Despite its great success in the field of proteomics, mass spectrometry has limited use for determining structural details of peptides, proteins, and their assemblies. Emerging ion mobility spectrometry-mass spectrometry has enabled us to explore the conformational space of protein ions in the gas phase, and further combinations with the gas-phase ion spectroscopy and the colli-sion-induced unfolding have extended its abilities to elucidating the secondary structure and local details of conformational transi-tions. This review will provide a brief introduction to the combined approaches of IMS-MS with gas-phase ion infrared spectroscopy or collision-induced unfolding and their most recent results that successfully revealed higher-order structural details.
Characterization of intact protein structures in the gas phase using electrospray ionization combined with ion mobility mass spectrometry has become an important tool of research. However, the biophysical properties that govern the structures of protein ions in the gas phase remain to be understood. Here, we investigated the impact of host-guest complexation of ubiquitin (Ubq) with macrocyclic host molecules, cucurbit[n]urils (CB[n]s, n = 6, 7), on its structure in the gas phase. We found that CB[n] complexation induces the formation of compact Ubq ions. Both CB and CB exhibited similar effects despite differences in their binding properties in solution. In addition, CB[n] attachment prevented Ubq from unfolding by collisional activation. Based on the experimental results, we suggest that CB[n]s prevent unfolding of Ubq during transfer to the gas phase to promote the formation of compact protein ions. Furthermore, interaction with positively charged residues per se is suggested to be the most important factor for the host-guest complexation effect.
Studies on the interactions of amyloidogenic proteins with trace metals, such as copper, have indicated that the metal ions perform a critical function in the early oligomerization process. Herein, we investigate the effects of Cu(II) ions on the active sequence regions of amyloidogenic proteins using electrospray ionization mass spectrometry (ESI-MS) and collision induced dissociation tandem MS (CID-MS/MS). We chose three amyloidogenic peptides NNQQNY, LYQLEN, and VQIVYK from yeast prion like protein Sup35, insulin chain A, and tau protein, respectively. [Cu-peptide] complexes for all three peptides were observed in the mass spectra. The mass spectra also show that increasing Cu(II) concentrations decrease the population of existing peptide oligomers. The tandem mass spectrum of NNQQNY shows preferential binding for the N-terminal region. All three peptides are likely to appear to be in a Cu-monomer-monomer (Cu-M-M) structure instead of a monomer-Cu-monomer (M-Cu-M) structure.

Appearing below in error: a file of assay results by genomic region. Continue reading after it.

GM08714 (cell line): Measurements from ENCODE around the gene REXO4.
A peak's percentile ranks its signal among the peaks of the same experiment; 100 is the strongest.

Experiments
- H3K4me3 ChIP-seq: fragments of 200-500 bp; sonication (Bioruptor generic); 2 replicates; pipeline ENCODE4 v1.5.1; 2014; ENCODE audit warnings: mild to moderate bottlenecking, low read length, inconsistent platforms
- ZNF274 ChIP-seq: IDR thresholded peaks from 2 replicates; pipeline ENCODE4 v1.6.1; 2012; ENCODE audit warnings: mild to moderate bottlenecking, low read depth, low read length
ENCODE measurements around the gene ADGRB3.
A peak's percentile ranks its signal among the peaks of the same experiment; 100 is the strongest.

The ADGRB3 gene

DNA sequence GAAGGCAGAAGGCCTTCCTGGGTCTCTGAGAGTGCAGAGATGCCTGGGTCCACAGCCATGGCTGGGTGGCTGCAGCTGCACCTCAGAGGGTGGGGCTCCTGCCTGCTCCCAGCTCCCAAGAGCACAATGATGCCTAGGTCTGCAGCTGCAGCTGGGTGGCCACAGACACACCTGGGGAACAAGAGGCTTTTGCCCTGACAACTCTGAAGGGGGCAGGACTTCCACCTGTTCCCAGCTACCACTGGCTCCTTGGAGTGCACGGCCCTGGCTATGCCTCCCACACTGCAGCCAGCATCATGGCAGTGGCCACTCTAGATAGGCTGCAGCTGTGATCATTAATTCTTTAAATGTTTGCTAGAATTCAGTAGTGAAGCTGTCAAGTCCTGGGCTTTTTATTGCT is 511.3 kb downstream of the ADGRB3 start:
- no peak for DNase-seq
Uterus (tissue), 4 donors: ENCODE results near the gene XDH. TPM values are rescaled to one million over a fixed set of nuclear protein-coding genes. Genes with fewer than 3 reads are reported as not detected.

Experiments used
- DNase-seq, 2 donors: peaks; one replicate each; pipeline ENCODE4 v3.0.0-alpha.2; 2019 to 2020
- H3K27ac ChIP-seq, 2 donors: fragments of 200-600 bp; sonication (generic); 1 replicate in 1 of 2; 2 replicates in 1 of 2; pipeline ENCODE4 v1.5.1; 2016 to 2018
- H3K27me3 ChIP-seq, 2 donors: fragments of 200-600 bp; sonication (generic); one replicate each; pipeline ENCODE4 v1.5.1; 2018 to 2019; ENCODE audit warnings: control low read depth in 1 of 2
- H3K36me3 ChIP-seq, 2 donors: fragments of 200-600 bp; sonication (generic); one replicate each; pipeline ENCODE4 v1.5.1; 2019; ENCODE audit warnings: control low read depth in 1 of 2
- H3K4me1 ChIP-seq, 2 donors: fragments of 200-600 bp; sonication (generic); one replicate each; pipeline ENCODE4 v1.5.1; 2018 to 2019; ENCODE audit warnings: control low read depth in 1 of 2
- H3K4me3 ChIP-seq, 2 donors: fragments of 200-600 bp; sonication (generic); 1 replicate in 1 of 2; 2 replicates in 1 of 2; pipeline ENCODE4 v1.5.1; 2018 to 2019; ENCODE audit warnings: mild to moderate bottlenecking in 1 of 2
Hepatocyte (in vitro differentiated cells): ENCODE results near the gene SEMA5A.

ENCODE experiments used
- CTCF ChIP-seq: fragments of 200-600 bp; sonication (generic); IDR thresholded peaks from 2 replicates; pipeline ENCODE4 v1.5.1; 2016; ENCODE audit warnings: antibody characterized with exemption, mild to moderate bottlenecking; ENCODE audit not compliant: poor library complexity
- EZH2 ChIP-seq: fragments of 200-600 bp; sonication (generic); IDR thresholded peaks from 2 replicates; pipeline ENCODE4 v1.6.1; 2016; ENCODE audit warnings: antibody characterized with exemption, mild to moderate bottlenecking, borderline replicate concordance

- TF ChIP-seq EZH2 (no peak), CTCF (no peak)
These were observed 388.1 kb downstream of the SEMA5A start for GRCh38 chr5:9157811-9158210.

The π-π interactions of the peptide-dimer and peptide-trimer complexes were investigated in the (VQIVYK + LYQLEN) and (VQIVYK + NNQQNY) mixing solutions. The results showed that tyrosine (Y) residues were critical in the for-mation of hetero peptide-dimers and -trimers during the early oligomerization process. We used collision-induced dissociation (CID) along with electrospray ionization mass spectroscopy (ESI-MS) to obtain the structural information of the hetero-dimers and -trimers. We chose three amyloidogenic peptides–VQIVYK, NNQQNY, and LYQLEN–from tau protein, yeast prion-like protein Sup35, and insulin chain A, respectively. Hetero-dimer, -trimer, -tetramer, and -pentamer complexes were observed in the mass spectra. The tandem mass spectrum of the hetero-dimer and hetero-trimer showed two different fragmentation patterns (covalent and non-covalent bond dissociation). Y-Y interaction structures were also proposed for the hetero-dimer and -trimer complexes.
Targeted glycoproteomics is an effective way to discover disease-associated glycoproteins in proteomics and serial affinity chromatography (SAC) using lectin and glycan-targeting antibodies shows glycan diversity on the captured glycoproteins. This study suggests a way to determine glycan heterogeneity and structural analysis on the post-translationally modified proteins through serial affinity column set (SACS) using four Lycopersicon esculentum lectin (LEL) columns. The great advantage of this method is that it differentiates between glycoproteins on the basis of their binding affinity. Through this study, some proteins were identified to have glycoforms with different affinity on a single glycoprotein. It will be particularly useful in determining biomarkers in which the disease-specific feature is a unique glycan, or a group of glycans.